They never need to pathetically beg God to change their life because they are a God in their own right. El Español and his son treat indigenous women as servants for their needs. El Español’s son routinely spies on the women working for them and has sex with Ánimas’ daughter after cornering her at the end of the day and romantically declaring that she is not ugly. But when she becomes pregnant, he is nowhere to be seen. Instead, his father comes by later and offers Ánimas too much money to turn away in exchange for the child. He would like to be a father again and though Ánimas’ wife disagrees, Ánimas allows it. Immediately that child is given to an indigenous woman who is already nursing one baby, allowing El Español to purchase more things he wants without having to work.

Ánimas Trujano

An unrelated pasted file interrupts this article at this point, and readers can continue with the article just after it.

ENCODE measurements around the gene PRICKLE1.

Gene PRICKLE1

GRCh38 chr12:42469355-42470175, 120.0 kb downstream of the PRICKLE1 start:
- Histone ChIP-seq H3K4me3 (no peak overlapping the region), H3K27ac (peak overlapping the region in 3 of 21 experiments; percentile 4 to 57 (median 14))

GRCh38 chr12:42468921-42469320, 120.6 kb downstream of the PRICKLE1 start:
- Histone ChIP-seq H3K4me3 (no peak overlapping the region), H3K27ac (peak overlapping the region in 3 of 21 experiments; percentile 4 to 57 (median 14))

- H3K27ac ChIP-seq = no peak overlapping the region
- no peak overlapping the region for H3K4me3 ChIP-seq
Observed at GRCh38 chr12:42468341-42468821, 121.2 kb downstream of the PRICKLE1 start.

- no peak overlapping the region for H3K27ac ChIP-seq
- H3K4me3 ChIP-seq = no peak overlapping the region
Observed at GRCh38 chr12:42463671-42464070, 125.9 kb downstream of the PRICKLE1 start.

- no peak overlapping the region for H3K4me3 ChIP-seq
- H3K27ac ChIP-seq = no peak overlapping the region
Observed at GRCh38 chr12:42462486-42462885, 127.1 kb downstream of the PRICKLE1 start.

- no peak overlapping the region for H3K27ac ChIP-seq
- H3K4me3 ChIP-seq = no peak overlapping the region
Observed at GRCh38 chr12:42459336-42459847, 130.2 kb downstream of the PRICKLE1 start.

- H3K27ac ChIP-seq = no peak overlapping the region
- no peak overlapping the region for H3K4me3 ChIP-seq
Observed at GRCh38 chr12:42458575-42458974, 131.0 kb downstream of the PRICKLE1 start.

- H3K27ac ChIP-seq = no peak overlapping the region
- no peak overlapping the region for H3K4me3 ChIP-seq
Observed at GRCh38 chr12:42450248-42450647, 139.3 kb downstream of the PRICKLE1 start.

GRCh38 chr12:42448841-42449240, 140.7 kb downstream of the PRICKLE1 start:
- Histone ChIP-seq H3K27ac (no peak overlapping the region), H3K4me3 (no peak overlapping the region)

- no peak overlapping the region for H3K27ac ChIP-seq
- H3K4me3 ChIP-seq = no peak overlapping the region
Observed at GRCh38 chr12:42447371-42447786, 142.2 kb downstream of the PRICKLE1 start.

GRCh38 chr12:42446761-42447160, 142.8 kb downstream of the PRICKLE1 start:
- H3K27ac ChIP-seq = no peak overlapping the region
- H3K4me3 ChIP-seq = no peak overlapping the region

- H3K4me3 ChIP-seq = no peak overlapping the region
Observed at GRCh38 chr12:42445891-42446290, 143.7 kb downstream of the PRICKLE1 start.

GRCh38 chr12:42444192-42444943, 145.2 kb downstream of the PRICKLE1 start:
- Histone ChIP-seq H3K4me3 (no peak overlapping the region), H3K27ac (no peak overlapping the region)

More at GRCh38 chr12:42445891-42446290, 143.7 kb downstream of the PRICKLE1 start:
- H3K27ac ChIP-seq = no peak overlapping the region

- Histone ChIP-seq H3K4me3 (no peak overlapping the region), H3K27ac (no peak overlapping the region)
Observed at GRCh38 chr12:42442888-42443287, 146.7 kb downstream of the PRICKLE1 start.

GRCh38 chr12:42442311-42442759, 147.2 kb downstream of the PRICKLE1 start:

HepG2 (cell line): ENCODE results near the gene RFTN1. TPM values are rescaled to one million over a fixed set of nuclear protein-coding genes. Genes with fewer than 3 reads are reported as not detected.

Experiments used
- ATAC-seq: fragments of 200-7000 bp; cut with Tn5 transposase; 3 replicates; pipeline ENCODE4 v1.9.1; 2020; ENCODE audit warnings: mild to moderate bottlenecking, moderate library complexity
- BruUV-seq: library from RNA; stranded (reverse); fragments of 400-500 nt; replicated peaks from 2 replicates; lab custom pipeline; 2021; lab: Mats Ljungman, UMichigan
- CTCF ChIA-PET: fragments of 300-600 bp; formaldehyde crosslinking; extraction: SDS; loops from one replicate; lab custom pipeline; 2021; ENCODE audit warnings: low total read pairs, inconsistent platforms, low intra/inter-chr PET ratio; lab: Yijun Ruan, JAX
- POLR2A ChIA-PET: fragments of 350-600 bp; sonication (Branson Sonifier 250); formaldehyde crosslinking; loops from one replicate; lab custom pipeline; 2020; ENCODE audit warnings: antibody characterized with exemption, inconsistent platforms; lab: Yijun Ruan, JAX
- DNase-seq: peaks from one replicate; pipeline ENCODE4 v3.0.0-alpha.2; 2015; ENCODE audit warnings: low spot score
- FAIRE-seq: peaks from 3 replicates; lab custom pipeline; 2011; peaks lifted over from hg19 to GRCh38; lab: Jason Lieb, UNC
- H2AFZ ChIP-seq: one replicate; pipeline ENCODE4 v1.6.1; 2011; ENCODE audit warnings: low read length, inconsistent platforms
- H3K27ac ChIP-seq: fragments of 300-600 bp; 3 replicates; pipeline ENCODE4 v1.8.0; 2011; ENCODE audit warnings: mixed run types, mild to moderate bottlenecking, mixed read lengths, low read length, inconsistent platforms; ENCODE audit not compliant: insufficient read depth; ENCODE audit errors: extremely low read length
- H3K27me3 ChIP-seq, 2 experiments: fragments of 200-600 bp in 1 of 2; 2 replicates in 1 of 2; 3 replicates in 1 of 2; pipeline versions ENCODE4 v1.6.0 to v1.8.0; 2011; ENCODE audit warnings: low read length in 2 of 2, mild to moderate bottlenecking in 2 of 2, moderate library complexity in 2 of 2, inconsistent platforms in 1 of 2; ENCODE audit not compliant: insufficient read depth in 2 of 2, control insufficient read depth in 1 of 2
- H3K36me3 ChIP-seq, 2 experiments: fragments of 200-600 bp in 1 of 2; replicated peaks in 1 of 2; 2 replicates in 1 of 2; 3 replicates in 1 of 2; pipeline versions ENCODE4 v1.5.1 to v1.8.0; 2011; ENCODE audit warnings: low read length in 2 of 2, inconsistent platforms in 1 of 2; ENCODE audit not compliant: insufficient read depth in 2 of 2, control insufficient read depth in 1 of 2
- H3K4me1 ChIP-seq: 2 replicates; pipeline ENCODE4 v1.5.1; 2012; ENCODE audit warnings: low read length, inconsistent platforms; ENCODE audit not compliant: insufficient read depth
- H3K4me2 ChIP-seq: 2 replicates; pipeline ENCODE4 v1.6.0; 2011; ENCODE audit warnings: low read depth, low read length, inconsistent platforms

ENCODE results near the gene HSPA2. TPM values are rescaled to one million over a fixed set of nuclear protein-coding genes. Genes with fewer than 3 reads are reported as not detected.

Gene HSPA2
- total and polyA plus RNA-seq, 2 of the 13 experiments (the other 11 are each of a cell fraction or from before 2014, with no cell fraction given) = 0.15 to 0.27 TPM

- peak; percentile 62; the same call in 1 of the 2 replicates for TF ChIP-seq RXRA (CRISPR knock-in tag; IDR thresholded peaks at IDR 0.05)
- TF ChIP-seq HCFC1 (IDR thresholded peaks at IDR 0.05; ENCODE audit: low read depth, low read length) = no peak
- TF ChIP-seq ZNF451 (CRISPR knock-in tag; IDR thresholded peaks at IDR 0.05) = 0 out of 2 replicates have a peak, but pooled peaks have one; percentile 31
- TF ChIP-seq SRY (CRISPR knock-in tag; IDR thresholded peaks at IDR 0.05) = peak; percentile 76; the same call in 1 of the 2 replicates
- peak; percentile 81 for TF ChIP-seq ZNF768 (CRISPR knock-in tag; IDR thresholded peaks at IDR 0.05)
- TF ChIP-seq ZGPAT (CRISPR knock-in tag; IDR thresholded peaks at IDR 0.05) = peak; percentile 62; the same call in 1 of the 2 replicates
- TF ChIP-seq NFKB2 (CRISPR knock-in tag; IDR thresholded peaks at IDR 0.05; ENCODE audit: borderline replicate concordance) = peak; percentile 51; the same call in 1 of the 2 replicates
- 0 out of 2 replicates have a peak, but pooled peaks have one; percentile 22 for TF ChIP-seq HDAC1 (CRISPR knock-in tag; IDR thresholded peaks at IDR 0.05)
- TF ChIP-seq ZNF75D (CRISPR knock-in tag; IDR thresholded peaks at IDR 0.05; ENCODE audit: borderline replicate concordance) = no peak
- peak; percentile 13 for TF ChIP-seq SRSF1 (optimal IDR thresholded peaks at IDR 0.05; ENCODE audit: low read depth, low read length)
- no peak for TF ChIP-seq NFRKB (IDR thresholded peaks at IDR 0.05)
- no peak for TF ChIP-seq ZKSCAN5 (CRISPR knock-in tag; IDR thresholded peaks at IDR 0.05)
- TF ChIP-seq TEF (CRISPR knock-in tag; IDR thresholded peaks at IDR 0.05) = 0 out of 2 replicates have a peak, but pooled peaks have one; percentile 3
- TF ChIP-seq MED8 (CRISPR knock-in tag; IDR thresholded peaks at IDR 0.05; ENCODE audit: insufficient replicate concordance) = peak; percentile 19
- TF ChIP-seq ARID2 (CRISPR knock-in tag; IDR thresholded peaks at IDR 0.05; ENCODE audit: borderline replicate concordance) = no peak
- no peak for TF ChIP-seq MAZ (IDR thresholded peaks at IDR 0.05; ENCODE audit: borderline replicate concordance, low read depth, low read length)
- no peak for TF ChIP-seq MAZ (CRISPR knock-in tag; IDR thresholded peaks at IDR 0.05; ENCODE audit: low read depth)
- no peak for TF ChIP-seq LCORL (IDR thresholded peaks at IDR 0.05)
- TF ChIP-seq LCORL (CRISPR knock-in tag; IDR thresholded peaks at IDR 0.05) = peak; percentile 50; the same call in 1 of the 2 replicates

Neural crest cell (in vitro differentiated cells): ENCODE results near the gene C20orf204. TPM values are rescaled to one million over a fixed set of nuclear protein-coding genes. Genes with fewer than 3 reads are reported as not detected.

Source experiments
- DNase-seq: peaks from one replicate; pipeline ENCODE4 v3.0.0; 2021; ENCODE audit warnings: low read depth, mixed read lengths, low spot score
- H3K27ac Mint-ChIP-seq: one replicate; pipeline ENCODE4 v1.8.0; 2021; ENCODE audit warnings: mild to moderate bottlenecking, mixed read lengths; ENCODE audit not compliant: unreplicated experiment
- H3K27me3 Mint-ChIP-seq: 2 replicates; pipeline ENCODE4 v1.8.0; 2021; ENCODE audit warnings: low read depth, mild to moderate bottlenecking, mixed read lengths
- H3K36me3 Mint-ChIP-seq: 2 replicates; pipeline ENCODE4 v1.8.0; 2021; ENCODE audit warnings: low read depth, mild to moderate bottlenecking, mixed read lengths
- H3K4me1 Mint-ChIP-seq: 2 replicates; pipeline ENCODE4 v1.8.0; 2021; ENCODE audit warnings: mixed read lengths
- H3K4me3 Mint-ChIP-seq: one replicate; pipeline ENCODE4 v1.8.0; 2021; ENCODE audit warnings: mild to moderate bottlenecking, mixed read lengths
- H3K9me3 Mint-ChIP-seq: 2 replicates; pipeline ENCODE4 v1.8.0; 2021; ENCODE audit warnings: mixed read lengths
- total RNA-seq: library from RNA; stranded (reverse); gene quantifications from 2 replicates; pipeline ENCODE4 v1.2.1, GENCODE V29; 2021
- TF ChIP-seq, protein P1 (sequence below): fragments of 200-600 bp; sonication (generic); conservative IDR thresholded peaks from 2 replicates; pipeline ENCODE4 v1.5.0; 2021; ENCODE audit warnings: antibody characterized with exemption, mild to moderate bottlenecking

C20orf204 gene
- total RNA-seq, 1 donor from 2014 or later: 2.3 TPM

He represents Ánimas’ ideal life, but when he achieves his goal with El Español’s money, he finds himself totally unfulfilled. He has become the Mayordomo and has the appearance of respect but not the real thing. His son pays other kids to cheer for him and other townspeople whisper and gossip in front of him. Ánimas has turned the Mayordomia into a tool for Spanish control. He’s taken the post so the powerful white man can have his reward. Only when he comes to the Aztec ruins which represent the real roots of the ceremony, does he realize what he’s done. His wife, who has finally had enough of him, murders his mistress in front of everyone. If she goes to jail, her kids will have to be scattered at different homes in the town. Amongst the ruins, Ánimas decides to take the blame and for the first time, gains the respect and love of his wife. Mifune brings a sadness and spontaneity to the role that no one else could. His perspective as a foreign actor brings more attention to the morality of systems of power in general and the importance of spirituality. This objectivity makes Ánimas Trujano,a film borne from a very specific place and time, a universal melodrama.